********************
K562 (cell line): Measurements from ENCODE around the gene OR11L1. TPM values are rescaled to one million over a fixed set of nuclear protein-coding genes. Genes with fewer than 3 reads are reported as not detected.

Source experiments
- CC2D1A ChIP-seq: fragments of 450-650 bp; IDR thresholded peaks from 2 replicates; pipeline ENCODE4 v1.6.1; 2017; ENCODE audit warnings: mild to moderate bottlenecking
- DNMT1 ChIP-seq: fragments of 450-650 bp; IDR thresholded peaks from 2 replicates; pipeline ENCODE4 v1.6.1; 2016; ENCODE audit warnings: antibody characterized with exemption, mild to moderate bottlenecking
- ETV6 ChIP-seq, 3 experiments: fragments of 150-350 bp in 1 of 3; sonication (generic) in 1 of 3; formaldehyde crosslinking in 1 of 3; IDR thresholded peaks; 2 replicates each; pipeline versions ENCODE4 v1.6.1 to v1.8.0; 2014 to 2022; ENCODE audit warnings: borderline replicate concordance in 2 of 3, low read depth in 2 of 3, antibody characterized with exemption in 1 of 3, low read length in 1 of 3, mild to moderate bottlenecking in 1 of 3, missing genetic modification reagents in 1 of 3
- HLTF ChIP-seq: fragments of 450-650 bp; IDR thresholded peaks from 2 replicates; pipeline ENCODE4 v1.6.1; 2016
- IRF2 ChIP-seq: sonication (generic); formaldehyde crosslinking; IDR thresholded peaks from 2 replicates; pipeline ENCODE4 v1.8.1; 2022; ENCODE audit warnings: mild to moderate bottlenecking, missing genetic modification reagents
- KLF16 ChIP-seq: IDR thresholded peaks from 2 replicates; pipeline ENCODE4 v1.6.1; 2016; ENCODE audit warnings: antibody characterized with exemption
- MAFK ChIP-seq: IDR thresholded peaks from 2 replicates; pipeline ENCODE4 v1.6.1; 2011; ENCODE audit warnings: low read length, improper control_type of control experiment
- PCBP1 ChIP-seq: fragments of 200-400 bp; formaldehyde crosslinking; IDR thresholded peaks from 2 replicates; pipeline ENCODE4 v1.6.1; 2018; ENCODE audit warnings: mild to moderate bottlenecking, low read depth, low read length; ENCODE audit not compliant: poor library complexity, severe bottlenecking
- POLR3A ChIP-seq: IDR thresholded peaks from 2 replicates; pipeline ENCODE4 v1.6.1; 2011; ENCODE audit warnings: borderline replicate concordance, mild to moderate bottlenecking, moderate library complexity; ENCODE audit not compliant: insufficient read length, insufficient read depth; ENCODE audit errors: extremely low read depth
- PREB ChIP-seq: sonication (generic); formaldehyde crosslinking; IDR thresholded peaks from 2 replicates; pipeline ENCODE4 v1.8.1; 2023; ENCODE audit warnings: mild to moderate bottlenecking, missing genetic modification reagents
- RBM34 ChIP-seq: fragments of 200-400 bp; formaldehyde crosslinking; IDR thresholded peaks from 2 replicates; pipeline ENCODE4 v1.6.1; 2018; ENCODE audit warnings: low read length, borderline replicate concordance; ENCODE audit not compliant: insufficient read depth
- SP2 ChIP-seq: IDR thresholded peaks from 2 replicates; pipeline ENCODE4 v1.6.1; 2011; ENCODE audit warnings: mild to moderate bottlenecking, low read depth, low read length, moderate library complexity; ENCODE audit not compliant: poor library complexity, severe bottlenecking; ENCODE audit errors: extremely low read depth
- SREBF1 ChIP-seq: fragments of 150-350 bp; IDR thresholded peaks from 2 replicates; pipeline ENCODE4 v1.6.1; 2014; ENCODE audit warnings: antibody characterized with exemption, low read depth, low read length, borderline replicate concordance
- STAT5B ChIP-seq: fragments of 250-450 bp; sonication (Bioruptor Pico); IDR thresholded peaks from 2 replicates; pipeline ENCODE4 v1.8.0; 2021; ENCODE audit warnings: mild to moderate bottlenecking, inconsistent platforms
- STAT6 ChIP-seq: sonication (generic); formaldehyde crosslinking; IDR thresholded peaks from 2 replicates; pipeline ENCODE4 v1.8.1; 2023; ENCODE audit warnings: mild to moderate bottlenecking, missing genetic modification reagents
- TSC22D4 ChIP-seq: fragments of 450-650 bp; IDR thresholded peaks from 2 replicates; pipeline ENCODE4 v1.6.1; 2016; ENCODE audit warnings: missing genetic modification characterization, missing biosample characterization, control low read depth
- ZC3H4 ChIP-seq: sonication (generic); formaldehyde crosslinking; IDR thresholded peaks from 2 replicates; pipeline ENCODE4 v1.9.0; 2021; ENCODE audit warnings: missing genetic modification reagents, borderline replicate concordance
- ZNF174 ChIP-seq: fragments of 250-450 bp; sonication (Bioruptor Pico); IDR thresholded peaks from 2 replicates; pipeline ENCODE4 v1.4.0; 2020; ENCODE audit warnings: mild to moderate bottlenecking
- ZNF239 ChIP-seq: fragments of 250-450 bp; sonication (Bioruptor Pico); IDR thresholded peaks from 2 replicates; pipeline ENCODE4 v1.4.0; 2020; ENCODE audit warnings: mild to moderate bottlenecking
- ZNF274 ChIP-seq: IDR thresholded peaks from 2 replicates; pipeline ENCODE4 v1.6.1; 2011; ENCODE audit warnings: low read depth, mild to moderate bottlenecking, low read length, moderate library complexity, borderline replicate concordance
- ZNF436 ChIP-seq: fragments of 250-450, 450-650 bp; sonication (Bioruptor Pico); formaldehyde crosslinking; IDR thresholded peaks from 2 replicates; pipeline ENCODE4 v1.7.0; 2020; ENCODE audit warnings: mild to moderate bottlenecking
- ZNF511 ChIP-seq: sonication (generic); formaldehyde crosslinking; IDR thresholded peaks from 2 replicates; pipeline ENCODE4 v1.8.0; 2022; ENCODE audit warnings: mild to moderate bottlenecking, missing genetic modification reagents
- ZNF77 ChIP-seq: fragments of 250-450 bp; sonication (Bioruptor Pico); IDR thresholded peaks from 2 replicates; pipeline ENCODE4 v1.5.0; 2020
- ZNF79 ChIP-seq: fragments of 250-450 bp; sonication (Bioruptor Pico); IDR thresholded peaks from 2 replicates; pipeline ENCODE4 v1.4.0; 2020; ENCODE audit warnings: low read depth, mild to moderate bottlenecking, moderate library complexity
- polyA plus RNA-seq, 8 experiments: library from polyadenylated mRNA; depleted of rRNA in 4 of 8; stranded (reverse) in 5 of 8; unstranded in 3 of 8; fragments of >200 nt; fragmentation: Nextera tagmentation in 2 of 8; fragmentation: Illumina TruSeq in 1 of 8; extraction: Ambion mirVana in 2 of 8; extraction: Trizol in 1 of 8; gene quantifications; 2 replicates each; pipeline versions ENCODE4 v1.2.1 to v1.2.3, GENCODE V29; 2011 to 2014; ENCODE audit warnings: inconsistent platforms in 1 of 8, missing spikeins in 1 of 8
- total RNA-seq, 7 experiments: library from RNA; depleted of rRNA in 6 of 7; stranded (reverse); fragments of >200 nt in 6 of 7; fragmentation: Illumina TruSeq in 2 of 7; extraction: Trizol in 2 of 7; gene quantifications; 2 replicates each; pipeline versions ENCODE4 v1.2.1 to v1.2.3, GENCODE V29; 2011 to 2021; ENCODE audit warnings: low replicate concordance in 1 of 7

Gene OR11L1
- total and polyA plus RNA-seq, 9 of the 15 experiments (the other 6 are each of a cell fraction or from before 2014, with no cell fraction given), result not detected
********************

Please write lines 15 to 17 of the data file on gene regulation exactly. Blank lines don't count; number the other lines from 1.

- SREBF1 ChIP-seq: fragments of 150-350 bp; IDR thresholded peaks from 2 replicates; pipeline ENCODE4 v1.6.1; 2014; ENCODE audit warnings: antibody characterized with exemption, low read depth, low read length, borderline replicate concordance
- STAT5B ChIP-seq: fragments of 250-450 bp; sonication (Bioruptor Pico); IDR thresholded peaks from 2 replicates; pipeline ENCODE4 v1.8.0; 2021; ENCODE audit warnings: mild to moderate bottlenecking, inconsistent platforms
- STAT6 ChIP-seq: sonication (generic); formaldehyde crosslinking; IDR thresholded peaks from 2 replicates; pipeline ENCODE4 v1.8.1; 2023; ENCODE audit warnings: mild to moderate bottlenecking, missing genetic modification reagents